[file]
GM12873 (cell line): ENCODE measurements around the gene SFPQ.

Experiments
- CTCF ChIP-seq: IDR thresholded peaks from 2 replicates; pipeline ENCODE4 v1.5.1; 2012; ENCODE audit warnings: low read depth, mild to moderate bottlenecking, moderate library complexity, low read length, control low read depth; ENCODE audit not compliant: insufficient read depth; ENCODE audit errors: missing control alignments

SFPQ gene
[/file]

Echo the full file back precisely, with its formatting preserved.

GM12873 (cell line): ENCODE measurements around the gene SFPQ.

Experiments
- CTCF ChIP-seq: IDR thresholded peaks from 2 replicates; pipeline ENCODE4 v1.5.1; 2012; ENCODE audit warnings: low read depth, mild to moderate bottlenecking, moderate library complexity, low read length, control low read depth; ENCODE audit not compliant: insufficient read depth; ENCODE audit errors: missing control alignments

SFPQ gene